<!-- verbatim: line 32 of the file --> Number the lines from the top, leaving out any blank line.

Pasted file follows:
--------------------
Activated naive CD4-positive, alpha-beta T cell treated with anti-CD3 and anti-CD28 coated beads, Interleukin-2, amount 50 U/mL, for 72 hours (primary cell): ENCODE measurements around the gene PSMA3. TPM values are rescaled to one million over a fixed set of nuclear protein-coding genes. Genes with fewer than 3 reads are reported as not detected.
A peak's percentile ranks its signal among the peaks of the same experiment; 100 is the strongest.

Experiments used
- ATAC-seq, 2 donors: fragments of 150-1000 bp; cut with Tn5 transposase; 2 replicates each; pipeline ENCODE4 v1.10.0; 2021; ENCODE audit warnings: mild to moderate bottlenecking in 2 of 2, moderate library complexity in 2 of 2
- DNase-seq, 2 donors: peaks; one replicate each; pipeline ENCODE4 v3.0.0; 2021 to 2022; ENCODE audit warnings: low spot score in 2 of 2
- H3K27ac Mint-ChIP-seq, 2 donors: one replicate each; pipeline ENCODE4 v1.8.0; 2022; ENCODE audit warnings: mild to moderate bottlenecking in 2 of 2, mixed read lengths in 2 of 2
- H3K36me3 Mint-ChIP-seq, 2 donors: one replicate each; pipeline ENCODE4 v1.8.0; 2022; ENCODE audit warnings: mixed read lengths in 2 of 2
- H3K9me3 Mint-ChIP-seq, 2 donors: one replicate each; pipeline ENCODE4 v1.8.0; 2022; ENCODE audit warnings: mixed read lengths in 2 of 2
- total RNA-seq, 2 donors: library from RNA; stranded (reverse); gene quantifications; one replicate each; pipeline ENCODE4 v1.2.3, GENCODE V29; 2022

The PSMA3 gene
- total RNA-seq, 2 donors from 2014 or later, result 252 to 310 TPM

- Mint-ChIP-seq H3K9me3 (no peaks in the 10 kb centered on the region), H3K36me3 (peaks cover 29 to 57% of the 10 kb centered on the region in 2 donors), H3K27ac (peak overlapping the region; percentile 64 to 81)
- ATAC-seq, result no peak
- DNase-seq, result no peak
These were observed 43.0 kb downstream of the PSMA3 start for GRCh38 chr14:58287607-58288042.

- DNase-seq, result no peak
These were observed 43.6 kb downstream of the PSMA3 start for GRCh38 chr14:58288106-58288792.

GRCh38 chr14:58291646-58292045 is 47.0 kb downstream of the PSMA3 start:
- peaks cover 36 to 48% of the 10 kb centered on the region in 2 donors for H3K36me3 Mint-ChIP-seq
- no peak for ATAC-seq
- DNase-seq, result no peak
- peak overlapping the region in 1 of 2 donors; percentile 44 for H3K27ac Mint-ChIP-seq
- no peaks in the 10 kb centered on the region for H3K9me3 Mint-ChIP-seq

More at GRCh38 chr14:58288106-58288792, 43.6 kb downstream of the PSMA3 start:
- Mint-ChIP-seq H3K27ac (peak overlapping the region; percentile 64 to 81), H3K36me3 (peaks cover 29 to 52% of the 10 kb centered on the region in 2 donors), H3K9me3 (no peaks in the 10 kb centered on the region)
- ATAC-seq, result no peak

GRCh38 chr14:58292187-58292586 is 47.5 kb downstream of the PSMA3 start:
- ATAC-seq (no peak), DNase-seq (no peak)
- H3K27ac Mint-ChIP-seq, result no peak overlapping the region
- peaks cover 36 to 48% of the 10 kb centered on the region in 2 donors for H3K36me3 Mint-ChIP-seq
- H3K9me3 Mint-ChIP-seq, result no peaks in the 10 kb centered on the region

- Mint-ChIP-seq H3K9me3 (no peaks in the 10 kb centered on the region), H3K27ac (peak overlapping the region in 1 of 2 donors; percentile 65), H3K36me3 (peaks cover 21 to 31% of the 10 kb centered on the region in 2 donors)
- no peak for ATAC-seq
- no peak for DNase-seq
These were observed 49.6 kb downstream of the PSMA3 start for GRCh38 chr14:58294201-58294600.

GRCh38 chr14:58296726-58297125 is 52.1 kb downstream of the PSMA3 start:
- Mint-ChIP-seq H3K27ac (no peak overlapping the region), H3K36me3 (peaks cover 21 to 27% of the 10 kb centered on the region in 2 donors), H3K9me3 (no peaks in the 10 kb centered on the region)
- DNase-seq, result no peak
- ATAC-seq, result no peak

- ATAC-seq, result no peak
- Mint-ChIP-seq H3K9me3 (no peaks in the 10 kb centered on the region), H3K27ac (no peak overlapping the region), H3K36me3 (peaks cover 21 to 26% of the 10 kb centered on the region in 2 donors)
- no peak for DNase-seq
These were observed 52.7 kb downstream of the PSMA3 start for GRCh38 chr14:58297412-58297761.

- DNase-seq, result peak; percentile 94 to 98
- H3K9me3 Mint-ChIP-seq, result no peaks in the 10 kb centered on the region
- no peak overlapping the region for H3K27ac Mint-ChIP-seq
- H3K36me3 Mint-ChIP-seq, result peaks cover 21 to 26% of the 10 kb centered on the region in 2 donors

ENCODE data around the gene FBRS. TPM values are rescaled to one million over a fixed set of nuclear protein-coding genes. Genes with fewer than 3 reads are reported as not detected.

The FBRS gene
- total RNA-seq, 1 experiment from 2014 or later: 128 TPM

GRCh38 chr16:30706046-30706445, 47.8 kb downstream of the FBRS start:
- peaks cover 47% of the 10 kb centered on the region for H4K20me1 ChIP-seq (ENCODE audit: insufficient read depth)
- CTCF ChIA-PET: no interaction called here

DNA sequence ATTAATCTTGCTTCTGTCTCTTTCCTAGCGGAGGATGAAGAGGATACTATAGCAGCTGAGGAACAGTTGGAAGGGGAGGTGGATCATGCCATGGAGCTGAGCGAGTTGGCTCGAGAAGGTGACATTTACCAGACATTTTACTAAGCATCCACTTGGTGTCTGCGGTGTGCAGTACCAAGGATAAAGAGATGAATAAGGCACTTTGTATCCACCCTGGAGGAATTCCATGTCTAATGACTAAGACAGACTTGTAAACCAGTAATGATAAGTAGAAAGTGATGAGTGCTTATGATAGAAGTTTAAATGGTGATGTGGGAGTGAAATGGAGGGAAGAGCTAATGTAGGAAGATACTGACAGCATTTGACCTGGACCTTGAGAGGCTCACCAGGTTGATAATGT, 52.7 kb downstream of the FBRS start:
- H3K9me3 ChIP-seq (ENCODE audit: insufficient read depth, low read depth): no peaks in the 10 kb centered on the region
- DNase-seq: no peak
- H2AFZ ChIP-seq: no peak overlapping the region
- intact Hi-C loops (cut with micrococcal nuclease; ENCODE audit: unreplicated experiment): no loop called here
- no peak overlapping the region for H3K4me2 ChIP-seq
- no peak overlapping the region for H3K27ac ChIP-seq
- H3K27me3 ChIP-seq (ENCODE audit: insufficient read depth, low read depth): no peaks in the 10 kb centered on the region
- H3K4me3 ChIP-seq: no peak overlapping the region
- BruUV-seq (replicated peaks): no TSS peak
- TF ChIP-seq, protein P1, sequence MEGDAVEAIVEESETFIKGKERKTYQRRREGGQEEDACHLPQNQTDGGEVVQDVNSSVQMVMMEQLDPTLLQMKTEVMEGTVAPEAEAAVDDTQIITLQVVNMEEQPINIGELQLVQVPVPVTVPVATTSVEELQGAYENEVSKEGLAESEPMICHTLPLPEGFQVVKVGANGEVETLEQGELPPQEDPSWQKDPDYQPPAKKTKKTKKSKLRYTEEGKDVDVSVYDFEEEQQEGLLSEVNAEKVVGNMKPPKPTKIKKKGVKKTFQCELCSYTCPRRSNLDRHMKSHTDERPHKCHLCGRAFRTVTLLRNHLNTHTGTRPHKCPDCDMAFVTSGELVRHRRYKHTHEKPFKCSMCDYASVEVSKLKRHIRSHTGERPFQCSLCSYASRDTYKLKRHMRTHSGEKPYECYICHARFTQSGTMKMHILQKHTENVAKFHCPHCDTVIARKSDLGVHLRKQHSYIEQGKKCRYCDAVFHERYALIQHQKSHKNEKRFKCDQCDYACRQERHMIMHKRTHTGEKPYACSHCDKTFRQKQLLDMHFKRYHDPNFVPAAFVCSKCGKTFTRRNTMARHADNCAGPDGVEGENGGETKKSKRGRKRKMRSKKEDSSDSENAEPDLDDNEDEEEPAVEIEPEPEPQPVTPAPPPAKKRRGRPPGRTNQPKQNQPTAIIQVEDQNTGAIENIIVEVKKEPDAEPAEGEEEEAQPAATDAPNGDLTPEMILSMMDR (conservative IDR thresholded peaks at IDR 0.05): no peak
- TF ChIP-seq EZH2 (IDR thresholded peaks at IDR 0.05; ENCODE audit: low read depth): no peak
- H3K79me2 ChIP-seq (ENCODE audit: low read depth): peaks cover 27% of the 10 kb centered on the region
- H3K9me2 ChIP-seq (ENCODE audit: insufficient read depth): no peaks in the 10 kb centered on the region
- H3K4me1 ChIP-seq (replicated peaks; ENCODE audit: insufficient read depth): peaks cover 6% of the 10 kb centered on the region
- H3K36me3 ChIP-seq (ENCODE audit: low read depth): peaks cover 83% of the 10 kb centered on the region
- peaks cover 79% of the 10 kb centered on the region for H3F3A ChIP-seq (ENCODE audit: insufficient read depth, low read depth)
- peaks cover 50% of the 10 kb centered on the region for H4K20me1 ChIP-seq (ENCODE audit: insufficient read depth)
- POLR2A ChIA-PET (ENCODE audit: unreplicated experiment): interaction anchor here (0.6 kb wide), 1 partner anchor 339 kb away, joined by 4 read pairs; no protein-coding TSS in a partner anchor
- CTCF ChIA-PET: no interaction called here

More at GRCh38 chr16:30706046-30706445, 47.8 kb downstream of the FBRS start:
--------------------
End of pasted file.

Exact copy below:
- Mint-ChIP-seq H3K9me3 (no peaks in the 10 kb centered on the region), H3K27ac (peak overlapping the region in 1 of 2 donors; percentile 65), H3K36me3 (peaks cover 21 to 31% of the 10 kb centered on the region in 2 donors)